Background Image

News & Events

09-19-2017

Clarkson University's Rana Parshad Receives National Science Foundation Award for Invasive Species Modeling Research

Clarkson University Assistant Professor of Mathematics Rana Parshad has received a three-year grant totaling approximately $420,000 from the National Science Foundation for his research on mathematical modeling for controlling invasive aquatic species. The award is from the NSF’s Division of Mathematical Sciences, Mathematical Biology Program.

Clarkson University Assistant Professor of Mathematics Rana Parshad has received a three-year grant totaling approximately $420,000 from the National Science Foundation for his research on mathematical modeling for controlling invasive aquatic species. The award is from the NSF’s Division of Mathematical Sciences, Mathematical Biology Program.The project, “Collaborative Research: A Novel Control for Invasive Species – Modeling, Analysis, and Experiments,” will explore the Trojan Y-Chromosome (TYC) strategy, which hypothesizes that the introduction of a genetically-modified sub-population into an invasive population will eradicate the target invasive species over time, while protecting native species.

When an invasive species is introduced into a new habitat, it can cause large scale damage by preying on native species or competing for the same resources.

“The spread of invasive species is a major problem in spatial ecology, and there is a large body of literature on understanding this spread. However, there is far less work on the actual eradication and control of invasive species once invasion has occurred,” says Parshad.

The TYC strategy is a biological control that introduces a sub-population of genetically modified males with YY chromosomes (as opposed to the normal XY chromosomes) in order to guarantee future offspring will be male. In theory, over time the population will be male skewed, driving down the female population and ultimately leading to the extinction of the invasive species in that particular area.

Parshad and his co-PI, Associate Professor Matthew Beauregard at Stephen F. Austin State University in Texas, are developing an experimentally tested mathematical model of the TYC strategy. The computational and theoretical analysis of the model will inform experimental biologists about the viability of the TYC strategy and other phenomena associated with such controlled effects.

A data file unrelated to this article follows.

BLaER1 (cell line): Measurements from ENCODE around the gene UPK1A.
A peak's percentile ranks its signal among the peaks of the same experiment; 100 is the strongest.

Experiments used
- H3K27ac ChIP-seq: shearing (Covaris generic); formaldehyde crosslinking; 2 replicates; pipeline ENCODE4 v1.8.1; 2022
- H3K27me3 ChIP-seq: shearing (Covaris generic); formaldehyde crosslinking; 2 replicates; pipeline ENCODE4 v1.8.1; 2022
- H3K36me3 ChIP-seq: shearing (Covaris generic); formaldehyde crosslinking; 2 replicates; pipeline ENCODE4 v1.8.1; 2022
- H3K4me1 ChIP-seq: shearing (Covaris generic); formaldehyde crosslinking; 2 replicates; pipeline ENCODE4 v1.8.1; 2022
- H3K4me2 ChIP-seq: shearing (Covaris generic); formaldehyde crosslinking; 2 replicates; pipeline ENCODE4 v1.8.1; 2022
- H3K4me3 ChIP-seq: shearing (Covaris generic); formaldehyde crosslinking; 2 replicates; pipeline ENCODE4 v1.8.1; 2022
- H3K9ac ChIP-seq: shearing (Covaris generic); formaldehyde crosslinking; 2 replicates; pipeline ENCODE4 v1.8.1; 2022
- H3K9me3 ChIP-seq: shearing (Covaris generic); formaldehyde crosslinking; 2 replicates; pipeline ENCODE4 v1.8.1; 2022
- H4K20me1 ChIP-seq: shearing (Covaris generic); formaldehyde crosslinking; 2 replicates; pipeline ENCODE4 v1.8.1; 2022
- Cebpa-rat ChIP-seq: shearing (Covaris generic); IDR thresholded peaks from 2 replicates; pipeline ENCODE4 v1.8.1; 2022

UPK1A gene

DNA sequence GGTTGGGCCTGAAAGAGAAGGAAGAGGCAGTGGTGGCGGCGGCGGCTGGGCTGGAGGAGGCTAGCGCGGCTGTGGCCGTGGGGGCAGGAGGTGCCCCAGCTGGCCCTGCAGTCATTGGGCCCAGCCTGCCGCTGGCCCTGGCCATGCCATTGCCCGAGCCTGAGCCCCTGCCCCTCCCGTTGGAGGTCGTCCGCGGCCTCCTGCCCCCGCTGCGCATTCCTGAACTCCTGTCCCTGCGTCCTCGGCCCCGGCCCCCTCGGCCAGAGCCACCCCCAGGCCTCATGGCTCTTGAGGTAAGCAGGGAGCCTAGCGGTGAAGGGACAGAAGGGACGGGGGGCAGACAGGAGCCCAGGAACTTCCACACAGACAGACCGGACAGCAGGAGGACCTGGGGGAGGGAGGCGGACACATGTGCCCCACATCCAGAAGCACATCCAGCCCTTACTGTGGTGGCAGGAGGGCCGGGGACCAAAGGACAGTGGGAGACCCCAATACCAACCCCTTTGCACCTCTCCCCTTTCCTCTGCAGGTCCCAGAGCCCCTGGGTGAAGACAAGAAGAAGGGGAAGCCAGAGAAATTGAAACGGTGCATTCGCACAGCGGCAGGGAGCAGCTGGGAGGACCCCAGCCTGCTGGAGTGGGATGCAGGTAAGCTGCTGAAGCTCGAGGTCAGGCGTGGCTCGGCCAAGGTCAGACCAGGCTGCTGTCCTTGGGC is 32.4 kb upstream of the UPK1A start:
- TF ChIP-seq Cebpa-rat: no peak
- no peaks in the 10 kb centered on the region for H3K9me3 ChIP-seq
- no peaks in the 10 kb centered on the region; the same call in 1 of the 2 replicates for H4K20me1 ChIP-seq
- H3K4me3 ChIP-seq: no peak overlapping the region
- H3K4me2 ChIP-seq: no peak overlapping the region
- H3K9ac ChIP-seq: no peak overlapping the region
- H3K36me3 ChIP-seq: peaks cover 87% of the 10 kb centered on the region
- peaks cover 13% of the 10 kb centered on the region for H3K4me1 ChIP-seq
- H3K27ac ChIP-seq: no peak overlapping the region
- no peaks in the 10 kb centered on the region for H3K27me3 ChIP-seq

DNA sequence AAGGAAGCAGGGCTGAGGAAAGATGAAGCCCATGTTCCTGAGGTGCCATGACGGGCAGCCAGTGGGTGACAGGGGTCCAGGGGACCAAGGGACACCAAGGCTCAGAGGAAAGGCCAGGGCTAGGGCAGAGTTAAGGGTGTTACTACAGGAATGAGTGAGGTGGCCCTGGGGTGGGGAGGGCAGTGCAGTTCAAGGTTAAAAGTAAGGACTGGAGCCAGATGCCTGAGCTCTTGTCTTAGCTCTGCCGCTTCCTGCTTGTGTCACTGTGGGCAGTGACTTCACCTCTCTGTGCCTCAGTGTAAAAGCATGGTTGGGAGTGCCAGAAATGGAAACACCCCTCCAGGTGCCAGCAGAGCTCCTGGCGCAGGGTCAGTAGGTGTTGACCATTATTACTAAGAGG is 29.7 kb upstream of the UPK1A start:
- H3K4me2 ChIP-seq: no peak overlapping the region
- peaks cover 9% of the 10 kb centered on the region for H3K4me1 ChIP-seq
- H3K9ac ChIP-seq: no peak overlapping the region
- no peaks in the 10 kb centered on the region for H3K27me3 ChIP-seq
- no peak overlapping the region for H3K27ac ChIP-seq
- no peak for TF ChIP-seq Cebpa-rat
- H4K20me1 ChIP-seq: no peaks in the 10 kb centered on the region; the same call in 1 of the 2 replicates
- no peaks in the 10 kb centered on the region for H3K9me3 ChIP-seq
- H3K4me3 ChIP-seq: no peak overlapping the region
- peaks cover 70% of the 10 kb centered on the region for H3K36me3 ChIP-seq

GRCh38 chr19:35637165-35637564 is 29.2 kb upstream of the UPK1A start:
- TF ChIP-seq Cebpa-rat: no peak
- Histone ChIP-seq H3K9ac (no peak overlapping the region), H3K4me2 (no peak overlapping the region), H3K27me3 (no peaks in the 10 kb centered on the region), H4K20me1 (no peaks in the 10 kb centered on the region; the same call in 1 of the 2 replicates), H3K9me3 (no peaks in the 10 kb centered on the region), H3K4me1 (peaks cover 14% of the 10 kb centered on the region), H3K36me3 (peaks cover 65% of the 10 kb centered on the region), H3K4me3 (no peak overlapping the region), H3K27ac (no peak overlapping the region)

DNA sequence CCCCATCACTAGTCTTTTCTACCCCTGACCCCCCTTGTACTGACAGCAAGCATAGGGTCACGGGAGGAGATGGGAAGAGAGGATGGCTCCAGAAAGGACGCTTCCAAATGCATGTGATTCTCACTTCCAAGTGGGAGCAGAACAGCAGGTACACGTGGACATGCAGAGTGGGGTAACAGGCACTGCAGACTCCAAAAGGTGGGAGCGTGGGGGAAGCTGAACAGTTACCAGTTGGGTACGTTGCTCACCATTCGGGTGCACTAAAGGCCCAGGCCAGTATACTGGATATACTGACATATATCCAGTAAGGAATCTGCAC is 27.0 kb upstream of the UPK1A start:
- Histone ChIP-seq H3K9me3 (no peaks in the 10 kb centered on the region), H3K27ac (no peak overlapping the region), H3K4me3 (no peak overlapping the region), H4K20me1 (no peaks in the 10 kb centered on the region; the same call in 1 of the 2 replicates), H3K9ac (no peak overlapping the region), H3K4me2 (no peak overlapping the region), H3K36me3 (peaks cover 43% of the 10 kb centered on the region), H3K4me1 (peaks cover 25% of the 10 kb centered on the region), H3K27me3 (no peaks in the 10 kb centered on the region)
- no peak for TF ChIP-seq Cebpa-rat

For example, cannibalism within the species. “In many cases, the genetically modified males are typically smaller than a normal male, and in populations where cannibalism occurs, size wins,” explains Parshad. “If the XY males are cannibalizing the genetically modified YY males, the viability of the TYC strategy, can be questioned.”

“There are also several theoretical challenges”, says Parshad. “Once we include directed movements into the picture, that is say movements towards prey or mates, global existence of solutions is only known under certain parametric restrictions”.

Results of the project will guide experimental research at the USGS Wetland and Aquatic Research Center in Gainsville, Fla., to combat aquatic invasive species and rejuvenate damaged ecosystems.

Parshad has been a faculty member at Clarkson since 2013 and has been the author of numerous scholarly papers that his new research project builds upon, involving mathematical modeling for population ecology issues such as predator-prey relationships, tri-trophic food chains, cannibalism, invasive species spread and control, and the TYC model.

Clarkson University educates the leaders of the global economy. One in five alumni already leads as an owner, CEO, VP or equivalent senior executive of a company. With its main campus located in Potsdam, N.Y., and additional graduate program and research facilities in the Capital Region and Beacon, New York, Clarkson is a nationally recognized research university with signature areas of academic excellence and research directed toward the world's pressing issues. Through more than 50 rigorous programs of study in engineering, business, arts, education, sciences and the health professions, the entire learning-living community spans boundaries across disciplines, nations and cultures to build powers of observation, challenge the status quo, and connect discovery and innovation with enterprise.

[A photograph for media use is available at http://internal.clarkson.edu/news/photos/rparshad-nsf.jpg.]

[News directors and editors: For more information, contact Kelly Chezum, VP for External Relations, at 315-268-4483 or kchezum@clarkson.edu.]

Calendar View the full calendar >>






Full Calendar RSS Feed